The mark of the highest skill of a snooker player is the ability to score a century break.
In snooker, English billiards and in other British usages, a century or century break is the scoring of 100 points or more, potting at least 26 consecutive balls from the break off until clearing the table in a frame.
English professional snooker and pool player Ronald Antonio O’Sullivan, OBE (born December 5, 1975), has described a player’s first career century as the “ultimate milestone for any snooker player“.
Ronnie O’Sullivan, widely considered as one of the greatest players in the sport’s history is known for his rapid playing style. Due to his mercurial temperament and ambivalent relationship with the sport, Ronnie O’Sullivan has taken prolonged period of leave and has repeatedly threatened to retire from the sport.
O’Sullivan’s achievements in snooker began at an early age. As a child snooker prodigy, he made his first century break at age 10, and his first maximum break at age 15.
In 1992, at the age of 16, O’Sullivan turned professional and because of his rapid playing style earned the nickname “The Rocket“.
O’Sullivan’s achieved his first major professional success by winning the 1993 UK Championship at the age of 17 years and 358 days, making him the youngest player ever to win a ranking title – a record he still holds.
He is also the youngest player to have won his first title in 1995 at the age of 19 years and 69 days.
Over 20,000 century breaks have been recorded by snooker players in professional tournaments.
A century of centuries is the achievement of 100 or more century breaks in a career, a feat few players have achieved to date. Only Neil Robertson has achieved one hundred 100s in a single season, during 2013/2014.
The following players are reported to have passed 100 breaks and at least the given threshold (in 50 break increments) above this, and Ronnie O’Sullivan tops the list with 850.
The Triple Crown is a collective term used for the three most prestigious major snooker tournaments: the UK Championship, the Masters, and the World Championship. In Triple Crown events, O’Sullivan’s has a record of five UK Championship titles, a record seven Masters titles, and five World Championship titles.
Stephen Hendry has a record of 36 ranking titles. O’Sullivan’s career total of 28 ranking titles puts him in joint second place with Steve Davis and John Higgins and in snooker’s all-time prize-money list, his career earnings of over £8 million put him in second place after Hendry.
As a prolific break-builder, O’Sullivan holds the record for the most competitive career century breaks with 863. He also holds the record for the 13 maximum breaks, the most ratified in professional competition, and for the three fastest competitive maximum breaks, the quickest of which he played in 5 minutes and 20 seconds at the 1997 World Championship.
Shraddha Shukla from Kanpur’s Cantonment area swam 10 km from Ganga Barrage to Siddhnath ghat at age six and a year later she swam 6 km from Kanpur to Unnao. On August 11, 2013, when she was eight, she covered 16 km downstream in just 80 minutes nipping 10 minutes from her earlier best. The following year, Shraddha swam to Allahabad from Massacre ghat in less than a week.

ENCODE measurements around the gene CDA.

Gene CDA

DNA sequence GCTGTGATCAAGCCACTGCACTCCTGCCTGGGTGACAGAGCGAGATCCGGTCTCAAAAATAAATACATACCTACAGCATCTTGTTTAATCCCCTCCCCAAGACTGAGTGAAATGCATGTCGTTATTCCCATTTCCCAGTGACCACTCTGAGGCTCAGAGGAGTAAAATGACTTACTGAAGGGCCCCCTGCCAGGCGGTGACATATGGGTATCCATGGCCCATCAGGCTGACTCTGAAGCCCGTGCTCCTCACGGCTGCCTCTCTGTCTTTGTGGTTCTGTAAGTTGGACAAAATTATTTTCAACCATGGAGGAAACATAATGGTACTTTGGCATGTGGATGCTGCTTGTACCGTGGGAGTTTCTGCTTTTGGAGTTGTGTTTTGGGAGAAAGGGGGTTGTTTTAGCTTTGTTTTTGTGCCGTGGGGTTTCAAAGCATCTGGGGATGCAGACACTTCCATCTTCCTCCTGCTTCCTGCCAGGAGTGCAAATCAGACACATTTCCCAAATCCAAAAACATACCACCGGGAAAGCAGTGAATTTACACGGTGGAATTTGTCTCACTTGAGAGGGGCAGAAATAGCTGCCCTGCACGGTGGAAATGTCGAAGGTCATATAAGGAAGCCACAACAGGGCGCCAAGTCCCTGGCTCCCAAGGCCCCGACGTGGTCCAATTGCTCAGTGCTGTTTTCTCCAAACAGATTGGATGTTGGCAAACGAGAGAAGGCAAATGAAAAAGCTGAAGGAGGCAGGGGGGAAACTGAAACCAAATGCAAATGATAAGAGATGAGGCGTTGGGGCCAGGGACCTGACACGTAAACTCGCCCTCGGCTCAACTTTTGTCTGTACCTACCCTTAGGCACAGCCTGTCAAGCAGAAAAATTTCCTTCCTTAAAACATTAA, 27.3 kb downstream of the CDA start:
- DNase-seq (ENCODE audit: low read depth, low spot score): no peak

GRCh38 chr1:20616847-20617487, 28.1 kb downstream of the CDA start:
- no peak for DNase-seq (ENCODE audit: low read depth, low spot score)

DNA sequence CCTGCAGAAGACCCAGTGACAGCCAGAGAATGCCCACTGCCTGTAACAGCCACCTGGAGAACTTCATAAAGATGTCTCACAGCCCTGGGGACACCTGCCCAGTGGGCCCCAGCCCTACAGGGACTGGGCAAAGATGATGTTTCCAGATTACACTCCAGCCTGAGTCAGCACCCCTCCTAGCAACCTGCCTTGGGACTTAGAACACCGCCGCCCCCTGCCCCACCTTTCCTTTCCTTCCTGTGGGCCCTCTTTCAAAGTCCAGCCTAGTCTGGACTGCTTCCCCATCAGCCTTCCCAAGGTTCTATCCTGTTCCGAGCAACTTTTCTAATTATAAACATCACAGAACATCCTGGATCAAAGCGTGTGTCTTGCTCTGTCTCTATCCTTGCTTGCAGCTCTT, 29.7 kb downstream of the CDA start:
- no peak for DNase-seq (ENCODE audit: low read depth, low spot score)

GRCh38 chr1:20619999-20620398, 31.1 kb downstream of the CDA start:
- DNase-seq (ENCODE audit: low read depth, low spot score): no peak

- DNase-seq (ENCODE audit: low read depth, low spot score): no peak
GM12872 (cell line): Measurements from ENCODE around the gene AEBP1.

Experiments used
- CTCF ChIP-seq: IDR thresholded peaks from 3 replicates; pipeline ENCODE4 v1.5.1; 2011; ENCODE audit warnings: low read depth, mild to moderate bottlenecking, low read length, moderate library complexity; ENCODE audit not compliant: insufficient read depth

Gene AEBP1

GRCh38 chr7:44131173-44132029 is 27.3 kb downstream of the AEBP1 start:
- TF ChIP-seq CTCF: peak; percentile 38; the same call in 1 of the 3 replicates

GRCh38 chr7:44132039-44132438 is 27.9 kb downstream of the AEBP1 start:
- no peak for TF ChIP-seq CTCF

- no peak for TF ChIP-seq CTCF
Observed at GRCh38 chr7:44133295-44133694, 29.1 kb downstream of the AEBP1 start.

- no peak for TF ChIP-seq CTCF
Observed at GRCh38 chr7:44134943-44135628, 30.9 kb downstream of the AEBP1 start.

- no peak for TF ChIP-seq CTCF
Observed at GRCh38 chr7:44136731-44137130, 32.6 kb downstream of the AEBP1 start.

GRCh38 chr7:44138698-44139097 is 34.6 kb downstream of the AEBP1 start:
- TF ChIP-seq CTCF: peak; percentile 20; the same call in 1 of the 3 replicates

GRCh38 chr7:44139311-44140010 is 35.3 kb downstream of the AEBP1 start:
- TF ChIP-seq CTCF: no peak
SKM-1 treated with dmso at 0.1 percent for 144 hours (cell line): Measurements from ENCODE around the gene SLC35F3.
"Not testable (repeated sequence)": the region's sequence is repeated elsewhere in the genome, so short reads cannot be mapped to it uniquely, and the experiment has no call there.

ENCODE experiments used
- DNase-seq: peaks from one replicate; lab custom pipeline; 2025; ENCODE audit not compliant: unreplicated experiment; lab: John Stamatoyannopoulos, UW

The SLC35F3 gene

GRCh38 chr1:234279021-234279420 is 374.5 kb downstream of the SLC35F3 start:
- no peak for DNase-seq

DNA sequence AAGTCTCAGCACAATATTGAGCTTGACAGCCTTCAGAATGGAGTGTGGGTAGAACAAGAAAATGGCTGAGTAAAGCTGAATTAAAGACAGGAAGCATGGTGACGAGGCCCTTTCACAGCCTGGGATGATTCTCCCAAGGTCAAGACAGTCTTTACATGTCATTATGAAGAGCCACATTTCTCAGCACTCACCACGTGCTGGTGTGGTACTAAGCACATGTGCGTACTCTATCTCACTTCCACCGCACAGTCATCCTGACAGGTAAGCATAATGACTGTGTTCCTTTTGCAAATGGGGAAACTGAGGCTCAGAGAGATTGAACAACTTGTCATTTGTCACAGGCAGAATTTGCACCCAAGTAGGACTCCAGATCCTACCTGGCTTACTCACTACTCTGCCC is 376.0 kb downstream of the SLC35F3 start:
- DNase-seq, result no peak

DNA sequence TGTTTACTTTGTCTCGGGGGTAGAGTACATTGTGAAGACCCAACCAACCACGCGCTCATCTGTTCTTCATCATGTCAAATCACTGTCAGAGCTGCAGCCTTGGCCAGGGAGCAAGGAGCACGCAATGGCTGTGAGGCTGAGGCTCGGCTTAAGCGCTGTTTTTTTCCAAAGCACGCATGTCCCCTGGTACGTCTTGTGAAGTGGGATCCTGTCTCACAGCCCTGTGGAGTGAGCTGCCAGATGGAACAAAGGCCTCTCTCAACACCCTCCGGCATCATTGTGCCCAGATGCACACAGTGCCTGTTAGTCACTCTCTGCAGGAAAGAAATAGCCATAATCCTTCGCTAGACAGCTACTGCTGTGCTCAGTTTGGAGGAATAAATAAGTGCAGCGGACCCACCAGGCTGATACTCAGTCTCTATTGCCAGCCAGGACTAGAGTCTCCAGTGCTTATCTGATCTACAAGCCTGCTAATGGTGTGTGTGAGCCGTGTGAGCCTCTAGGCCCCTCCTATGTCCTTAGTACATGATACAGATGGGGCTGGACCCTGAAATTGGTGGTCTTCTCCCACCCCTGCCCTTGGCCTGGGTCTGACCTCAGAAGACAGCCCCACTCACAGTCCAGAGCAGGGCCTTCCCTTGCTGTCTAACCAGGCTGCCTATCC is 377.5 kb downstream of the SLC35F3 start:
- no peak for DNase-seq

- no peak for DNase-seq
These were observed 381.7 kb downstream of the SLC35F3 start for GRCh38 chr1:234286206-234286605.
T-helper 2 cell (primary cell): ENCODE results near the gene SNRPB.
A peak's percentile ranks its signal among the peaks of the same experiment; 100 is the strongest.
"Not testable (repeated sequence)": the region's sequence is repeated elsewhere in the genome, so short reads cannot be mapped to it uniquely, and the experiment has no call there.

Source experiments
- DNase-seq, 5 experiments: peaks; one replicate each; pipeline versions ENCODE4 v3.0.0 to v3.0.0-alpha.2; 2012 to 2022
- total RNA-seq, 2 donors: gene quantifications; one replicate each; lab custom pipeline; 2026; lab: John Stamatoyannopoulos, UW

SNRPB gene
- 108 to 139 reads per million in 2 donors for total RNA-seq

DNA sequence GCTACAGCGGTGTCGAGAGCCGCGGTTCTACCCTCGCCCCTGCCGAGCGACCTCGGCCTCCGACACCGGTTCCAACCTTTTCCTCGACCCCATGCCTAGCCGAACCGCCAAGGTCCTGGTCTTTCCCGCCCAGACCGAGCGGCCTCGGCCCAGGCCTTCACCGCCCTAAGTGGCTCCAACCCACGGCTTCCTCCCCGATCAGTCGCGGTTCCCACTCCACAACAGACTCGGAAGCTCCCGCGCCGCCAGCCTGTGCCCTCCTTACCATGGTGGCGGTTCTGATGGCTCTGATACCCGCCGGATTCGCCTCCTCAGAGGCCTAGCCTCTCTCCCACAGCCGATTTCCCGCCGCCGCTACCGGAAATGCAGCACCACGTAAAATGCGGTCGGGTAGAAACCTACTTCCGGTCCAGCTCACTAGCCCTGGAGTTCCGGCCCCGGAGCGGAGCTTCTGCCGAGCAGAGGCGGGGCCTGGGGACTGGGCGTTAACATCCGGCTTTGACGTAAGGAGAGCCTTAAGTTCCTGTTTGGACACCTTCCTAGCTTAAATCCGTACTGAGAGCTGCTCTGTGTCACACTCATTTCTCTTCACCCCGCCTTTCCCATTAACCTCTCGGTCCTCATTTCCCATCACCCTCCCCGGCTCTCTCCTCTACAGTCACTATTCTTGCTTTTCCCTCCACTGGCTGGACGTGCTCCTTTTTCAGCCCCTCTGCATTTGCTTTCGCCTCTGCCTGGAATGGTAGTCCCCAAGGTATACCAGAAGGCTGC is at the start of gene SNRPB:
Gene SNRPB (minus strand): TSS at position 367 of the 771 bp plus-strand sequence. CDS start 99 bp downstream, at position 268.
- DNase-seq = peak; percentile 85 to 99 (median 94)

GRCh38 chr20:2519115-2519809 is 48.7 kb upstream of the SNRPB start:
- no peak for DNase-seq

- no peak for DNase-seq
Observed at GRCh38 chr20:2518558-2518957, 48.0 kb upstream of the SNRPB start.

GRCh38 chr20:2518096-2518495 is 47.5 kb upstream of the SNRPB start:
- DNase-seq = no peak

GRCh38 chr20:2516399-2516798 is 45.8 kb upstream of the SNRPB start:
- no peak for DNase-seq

On Sunday, August 28, 2016, the 12-year-old Shraddha Shukla was ready to set a record by swimming 570 km in the swollen Ganga from Kanpur to Varanasi in 10 days. She plunged into the river Ganga at Massacre Ghat, Kanpur at 11:10 am and scheduled to reach Varanasi on Tuesday, September 6, 2016. According to her father and coach Lalit Shukla, she would set a record by swimming about 70 km a day with breaks after every four to five hours. The total distance covered would equal 13 Olympic marathons.
Lalit Shukla hopes his daughter if selected to take part in the Olympics would win a gold medal for India.
Shraddha Shukla became a star overnight.
A Mumbai-based senior Indian journalist and documentary filmmaker, Vinod Kapri, who in 2014 won a National Award for the documentary film “Can’t Take This Shit Anymore” contacted Lalit Shukla.
For two days, Vinod Kapri along with three of his associates travelled on Lalit Shukla’s boat. He noticed that most of the time Shraddha Shukla travelled in the boat instead of swimming and whenever they approached a ghat or when people were around she dropped into the waters and swam. So, according to Vinod Kapri, the girl swam only when spectators were present.
When Kapri questioned why Shraddha swam only two to three km per day instead of 70 Kms, covering most of the distance on the boat, Lalit got irritated and threatened him. Kapri then hired a motor boat for himself and his team.
While waiting near Vindhychal ghat in Mirzapur, Kapri and his team spotted Lalit Shukla’s boats and started filming. They found the girl sitting in the boat with her father. When the team started filming, Lalit Shukla hurled abuses and issued life threats.
Lalit Shukla repudiated Vinod Kapri’s claim that his daughter swam only when spectators were present. He said that after every 15-20 km they pulled the girl out of the water to apply a cream on her body and give her something to eat.
The Uttar Pradesh State Commission for Protection of Child Rights (UPSCPCR) ordered a probe into the alleged violation of rights of the 12-year-old swimmer, who is said to have covered a distance of 570 km in 10 days.